Bnai Brith Magazine - Spring 2012
One Family’s Holocaust
Dara Kahn 0000-00-00 00:00:00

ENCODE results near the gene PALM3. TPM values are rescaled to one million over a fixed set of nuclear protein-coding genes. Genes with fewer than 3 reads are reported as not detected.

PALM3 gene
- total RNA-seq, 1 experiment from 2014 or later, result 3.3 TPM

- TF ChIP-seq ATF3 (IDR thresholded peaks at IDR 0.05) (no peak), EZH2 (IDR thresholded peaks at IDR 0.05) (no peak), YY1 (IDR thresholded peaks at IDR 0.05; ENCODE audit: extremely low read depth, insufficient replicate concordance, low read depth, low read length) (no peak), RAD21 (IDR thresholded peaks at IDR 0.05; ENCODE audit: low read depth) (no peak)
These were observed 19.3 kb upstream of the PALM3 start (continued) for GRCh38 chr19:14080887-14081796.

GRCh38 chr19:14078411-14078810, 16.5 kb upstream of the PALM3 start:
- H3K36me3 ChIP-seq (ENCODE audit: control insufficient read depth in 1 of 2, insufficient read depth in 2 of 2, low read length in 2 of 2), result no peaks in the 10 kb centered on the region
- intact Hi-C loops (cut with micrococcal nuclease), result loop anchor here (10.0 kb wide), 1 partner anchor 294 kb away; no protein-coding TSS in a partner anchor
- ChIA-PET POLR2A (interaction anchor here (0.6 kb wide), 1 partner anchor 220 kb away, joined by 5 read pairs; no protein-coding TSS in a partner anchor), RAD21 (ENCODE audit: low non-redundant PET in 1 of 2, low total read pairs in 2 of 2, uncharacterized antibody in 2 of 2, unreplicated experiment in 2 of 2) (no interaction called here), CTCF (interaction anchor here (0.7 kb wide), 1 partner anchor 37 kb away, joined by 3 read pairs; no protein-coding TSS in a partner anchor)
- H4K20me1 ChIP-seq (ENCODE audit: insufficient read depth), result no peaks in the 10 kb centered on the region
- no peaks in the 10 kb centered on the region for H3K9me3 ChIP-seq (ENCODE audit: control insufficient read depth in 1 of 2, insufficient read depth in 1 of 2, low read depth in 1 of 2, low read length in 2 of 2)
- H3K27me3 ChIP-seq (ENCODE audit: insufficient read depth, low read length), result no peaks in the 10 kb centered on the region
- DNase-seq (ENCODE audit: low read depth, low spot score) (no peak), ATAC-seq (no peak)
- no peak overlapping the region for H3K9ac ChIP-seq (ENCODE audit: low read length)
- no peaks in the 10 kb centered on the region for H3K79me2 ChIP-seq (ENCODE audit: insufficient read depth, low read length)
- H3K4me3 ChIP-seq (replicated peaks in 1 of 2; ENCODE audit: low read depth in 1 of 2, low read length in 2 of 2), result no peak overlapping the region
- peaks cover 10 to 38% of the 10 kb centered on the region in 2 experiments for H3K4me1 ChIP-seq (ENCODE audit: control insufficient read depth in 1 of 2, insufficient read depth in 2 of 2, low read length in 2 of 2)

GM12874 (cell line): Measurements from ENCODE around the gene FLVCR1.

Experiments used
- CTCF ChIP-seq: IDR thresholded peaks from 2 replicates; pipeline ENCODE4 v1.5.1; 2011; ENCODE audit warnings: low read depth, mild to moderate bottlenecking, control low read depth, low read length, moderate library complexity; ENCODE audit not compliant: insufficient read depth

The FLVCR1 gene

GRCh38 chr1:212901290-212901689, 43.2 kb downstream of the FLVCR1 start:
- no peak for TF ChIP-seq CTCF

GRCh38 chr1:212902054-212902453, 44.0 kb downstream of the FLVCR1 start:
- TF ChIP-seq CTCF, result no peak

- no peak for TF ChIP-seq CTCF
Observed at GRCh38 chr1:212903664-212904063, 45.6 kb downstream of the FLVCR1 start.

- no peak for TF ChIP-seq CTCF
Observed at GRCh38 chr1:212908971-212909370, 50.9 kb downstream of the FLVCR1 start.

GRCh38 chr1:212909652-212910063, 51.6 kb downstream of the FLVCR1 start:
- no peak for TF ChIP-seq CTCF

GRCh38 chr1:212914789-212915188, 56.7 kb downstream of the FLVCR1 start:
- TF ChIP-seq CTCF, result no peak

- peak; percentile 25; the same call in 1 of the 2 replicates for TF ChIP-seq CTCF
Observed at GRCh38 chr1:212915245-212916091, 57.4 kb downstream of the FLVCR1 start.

32 Postcards Paint Partial Picture Torkel Wächter began sorting through the attic of his childhood home in Stockholm, Sweden, in 1998, searching for clues to his family’s past. His father Walter, who passed away in 1983, “didn’t like to talk about the past; he was more interested in the present and future,” he said, and Torkel wanted to learn more. He uncovered a genealogical family fortune: boxes containing letters, diaries, newspapers and photographs. At the bottom of one of the boxes, Torkel found 32 postcards that were sent between March 1940 and December 1941 from his grandparents, uncles and family friends who were still in Germany to his father, who had found refuge in Sweden in 1938. It was during this period that life became increasingly perilous for German Jews. According to the United States Holocaust Memorial Museum, more than 500,000 Jews lived in Germany before January 1933, when Hitler took power. By 1939, 304,000 had emigrated, and only about 16 percent of Jewish workers, their employment rights severely restricted, had steady jobs. The postcards traced the decline and destruction of the Wächters’ once-prosperous life in Hamburg, as the Nazis sought to eliminate Jews from Germany. The postcards are skeletal; they told mostly of ordinary day-to-day occurrences but hinted at more. Torkel was determined to fill in the blanks. His efforts resulted in the 32 Postkarten project. Starting March 29, 2010, Torkel released each postcard on his website (www.32postkarten.com) in “simulated real time,” the term he coined for posting them on the Internet 70 years to the day after each was written, with his own annotations to provide the missing context. An Idea Takes Form Torkel, now 51, is a former commercial pilot, a renowned writer and a part owner of various Internet startups in Sweden, including, most recently, an online pharmacy and an online children’s toy store. He has also worked with his wife, Ylva Svärdson, who founded Scandinavia’s largest online bookseller. Soon after finding the cards, Torkel began to speak with friends and colleagues about the postcards, and the idea began to form. Torkel says that until this project, anything German was anathema to him because of his family’s mistreatment and eventual death at the hands of the Nazis, and he had carried these feelings to his interactions with modernday German society. “I set out onto this journey into the heart of darkness in a way. In the beginning, I really hated Germany and everything German. But through this process…it has changed my relationship with Germany.” Now that all the postcards have been released, the website is a repository of these documents, a family photo gallery, with detailed descriptions of the Wächter family, as well as a place for viewers to share their thoughts and experiences. On Unique Website, Son Fills in the Blanks The Changing Relationship With Germany Torkel has maintained contact over the years with Ruth Wächter (maiden name Visser), who married (and later divorced) Torkel’s father in Sweden in the early 1940s. She was a German-Jewish refugee who had fled to Denmark in 1941 and then to Sweden in 1943. Torkel refers to Ruth, who also lives in Stockholm, as his “bonus” mother. In 2000, Torkel asked for her help to sift through the materials from his parents’ attic. The postcards were written in an old Germanic script known as Sütterlin, so he asked Ruth to translate. Though she was familiar with the script, it had been years since she’d used it. Translating the letters stagnated, but Torkel eventually contacted the Sütterlin-Schreibstube, a group of elderly citizens at a senior center in Hamburg who were able to decipher the old Germanic handwriting. Then, determined to learn German, he left his family in Sweden for two weeks to enroll in a course at the Goethe-Institut in Rothenburg, Germany. But on the second day, he got into an argument with the teacher “for no reason, just because he was German and I had this history.” Torkel soon left, but the teacher, a compassionate man who seemed to grasp what was going on, set Torkel up in the Munich branch of the Goethe- Institut for the remainder of his two-week visit. “That was the beginning of my changing relationship with Germany,” Torkel said. As Torkel learned more about his family’s history, he traveled to Hamburg from time to time. On one of these visits, he went to the Fuhlsbüttel Memorial, the site of the Fuhlsbüttel concentration camp in Hamburg where Walter had been incarcerated for seven months in 1935. Torkel informally shared his story about uncovering the postcards with other visitors he met as well as the memorial staff, who wanted to hear more. For about a year, Torkel exchanged e-mails and had conversations with the staff, whose offices are at the Neuengamme concentration camp memorial, also in Hamburg. (The Fuhlsbüttel camp was a satellite of the Neuengamme camp.) The staff wanted to include Walter’s story in the planned renovation of the Fuhlsbüttel memorial, and Torkel shared as much information about his father as he could, including many letters Walter had exchanged while he was an inmate at Fuhlsbüttel. In the fall of 2003, Ruth and Torkel took the first of several trips together to Hamburg to attend the re-inaugration of the Fuhlsbüttel camp memorial, which included a memorial wall about his father. The wall is now part of the permanent exhibition. “I think he made a fantastic project…it’s quite special,” Ruth said. She explained how impressed she was that the family was able to maintain their letter writing, even though they were in four different countries at the time. “I think the whole Postkarten story is a heroic one,” she said. “They wrote so that neither Walter nor the family would lose their hope.” Reading, and Researching, Between the Lines During his travels through Germany with Ruth, Torkel visited museums and archives where he uncovered documents that rounded out the stories only alluded to in the cards. In the card dated April 20, 1940, for example, Walter’s father Gustav writes: “Have you received your work permit, dear Walter? And the extension for your passport?” What he cannot say in the postcard is that Walter’s passport and work permit are both expired, and the German consulate won’t renew his passport. Accordingly, Walter—almost 27 years old—is in Sweden illegally. Walter’s father also writes: “This afternoon we’ve been invited to the Blumenthals, and the Pralls are coming to us tomorrow. He had to take six weeks off work after spraining his left arm.” Torkel explains that this coded message alludes to the fact that their family friend’s arm was sprained during a Gestapo interrogation. In Torkel’s commentary, he explains that on May 17, the war had reached Hamburg with its first heavy air raid. On June 1, 1940, Walter’s mother Minna writes: “I can’t recount any cat stories today—little Heinerle [the family cat] has become very cautious,” expressing their apprehension about the war that was closing in on them, how life was getting increasingly harder for Jewish families. On Oct. 26, 1940, Gustav thanks Walter for his birthday wishes. Torkel explains that this 65th birthday should have doubled as a retirement celebration after a 40-year career as a civil servant with the Hamburg Tax Authority. But through a heartbreaking turn of events, in 1933 Gustav had been forced into early retirement due to an investigation into alleged inappropriate conduct on the job, charges which were eventually reduced to conducting political propaganda in the workplace. At the Hamburg State Archives, Torkel was able to read through documents from the investigation, records of interviews of Gustav’s colleagues at the tax authority— some of whom were openly Nazi, some who were just frightened, and “a very few of them are people with integrity trying to stand up against this evilness that is coming into the German society,” he said. In a card dated Sept. 20, 1941, Gustav tells his son how Walter’s brother John began an accounting position in São Paolo, Brazil. But beginning in October, all remaining Jews in Germany were forbidden to leave the country. It was too late for John’s income to make a difference. In his commentary, Torkel writes that John is “unable to use it to prevent the deportation of his parents and his aunt.” In the last postcard, written in December 1941, Gustav claims they have enough food and everything is fine. He handed the card to a policeman on the train platform in Bad Oldesloe and asked him to send it. From the Bad Oldesloe train station, Gustav and Minna embarked on their last journey—to the Jungfernhof concentration camp outside Riga, in present-day Latvia. They perished on an unknown date. Searching Through the Archives When Torkel first visited the State Archives in Hamburg about eight years ago, he met Jürgen Sielemann, a writer and retired civil servant. He is also the chairman of the Jewish Genealogical Society of Hamburg, although he is not Jewish. When he met Sielemann “it was back when I had a very ambiguous relationship with Germany. It felt a bit queasy to me, but he was so helpful,” Torkel said. “It was like magic to see him work in the vault of the [archives], it completely blew me away.” Torkel said that in two hours, Sielemann was able to trace the Wächter family roots all the way back to the 17th century. When Torkel returned to Hamburg several times, Sielemann uncovered more information about his family. “Not only me, but other people are very impressed with his idea with the 32 postcards, because it puts the past into the present and makes it much more visible,” Sielemann said. Through Sielemann, Torkel met Sybille Baumbach, a German historian and writer who runs her own family research firm, Dokusearch. When Torkel began to dig deeper, he hired Baumbach to help him. He has worked with Sielemann and Baumbach on a fairly regular basis for the past several years. “This project is very unique, and it’s a smart idea to bring this period to younger people,” Baumbach said. “In five or 10 years, nobody who suffered during this period will still be alive.” She said innovative ways to learn about this period are crucial, and Torkel’s project is a perfect example because it will reach a wider audience through the Internet. A Profound Effect The project has also had a profound effect on readers. The “Share Your Thoughts” section on the website has received nearly 70 responses from all over the world—from Sweden to California, England to Germany, Israel to Ukraine, and elsewhere. On Aug. 15, 2011, James, from San Jose, Calif., wrote: “What a creative way to convey the gamut of emotions German Jews under the Nazis were subjected to. I applaud and admire you as I await the [next] postcard.” Lisa Ohlin from Sweden wrote on Dec. 6, 2011, that Torkel shares “so much more than facts and events. The confusion, the unspoken questions, the unspoken fears, the lifelong guilt of the ones that survived echoes behind the lines…” This project has allowed Torkel to meet and contact family he had not known existed. Pamela Jones, a hobby genealogist in northern England, learned of the Postkarten project when researching the family history of friends descended from Louis Tobias Waechter, who settled in England around 1840. After learning about Torkel’s project, Jones contacted him by e-mail and was able to connect him with other family members throughout England. The project has been covered in press throughout Germany and the world in newspapers, magazines, blogs, and radio and TV programming in multiple languages. “With the postcards I’ve been trying to let my grandparents tell their story, although they [did] that in an environment with censorship,” Torkel said. “I’ve been trying to give them the chance and be the vehicle, helping them comment on things that otherwise wouldn’t be possible to understand.” A book based on these postcards has been discussed—ideally a bilingual English-German publication— but remains to be done. Meanwhile, he plans to release the second phase of his family’s story online, using more primary sources. His target release date is Jan. 30, 2013, precisely 80 years after Hitler took power. This process has also strongly affected Torkel’s identity, allowing him to share his family’s story with his children. He was 40 years old before he saw a photo of his grandmother for the first time, but he says he recognized her eyes immediately. Though the postcards only address the time between 1940 and 1941, his research has unveiled details of his family’s history before and after. “It’s been a revelation to find out that my family had a very good life in Hamburg up until the beginning of the ’30s. Before that, I thought that being a Jew in Germany was really terrible,” Torkel said. Before this project, Torkel says he was not particularly religious. As he was growing up, his father was a self-proclaimed “free thinker, not interested in religion but culturally very Jewish,” Torkel said. During Passover, Walter would buy matzah and “never missed the chance to tell the story of Jewish authors and scientists.” Torkel married a non-Jew and lives in what he calls a “joint household,” but as this project progressed and he uncovered more about his family, they began to build a strong foundation in Judaism. His wife Ylva has been a strong supporter of this project and was the one who encouraged them to send their children to a Jewish kindergarten. They have family dinners each Friday for Shabbat, attended by his 83-year-old Swedish mother Greta Bengfeldt, who lives in a senior center. Though he doesn’t go to synagogue often, he attends the 140-year-old Great Synagogue of Stockholm, one of three congregations in the Swedish capital. “I grew up not really knowing what I am, and that has given me quite a lot of work to find out later in life,” Wächter said. In reference to his children, he said: “I think that I’m doing them a favor telling them from the beginning.” Translating Family Correspondence Dear both, We waited until today before writing because we were hoping to get your letter. It hasn’t come yet, so we’re writing to the old address. Thank you very much for the lovely postcard from Gothenburg. We’re so glad that you’re doing well —long may it continue. I’ve told your brothers about the wedding. John and Else send belated birthday wishes to Erna. Have you found a joint situation yet? All our friends are delighted that you’re married and send their best wishes for a happy future together. We were so sad not to be able to send any gifts; we would have liked to send even a telegram, but it isn’t possible. Still, we’re hoping to make up for that later. Aunt Frieda wrote. She sends her best wishes to you and your young bride. She writes: ‘I hope, dear Walter, this is some compensation for the hardships of recent years.’ She asked for your new address because she wants to write to you directly. Apart from that, there’s nothing much to report. Heartfelt wishes to you both, Your Ever-Devoted Father My dear Erna, my dear Walter! We’re longing to read your long letter —we can’t wait to hear about all the interesting things you’ve been up to. I hope you’ve found a suitable job by now. We should like to write to you at your new address, as would Aunt Hanna and Dora. Fondest wishes, Your Mother and Everyone Here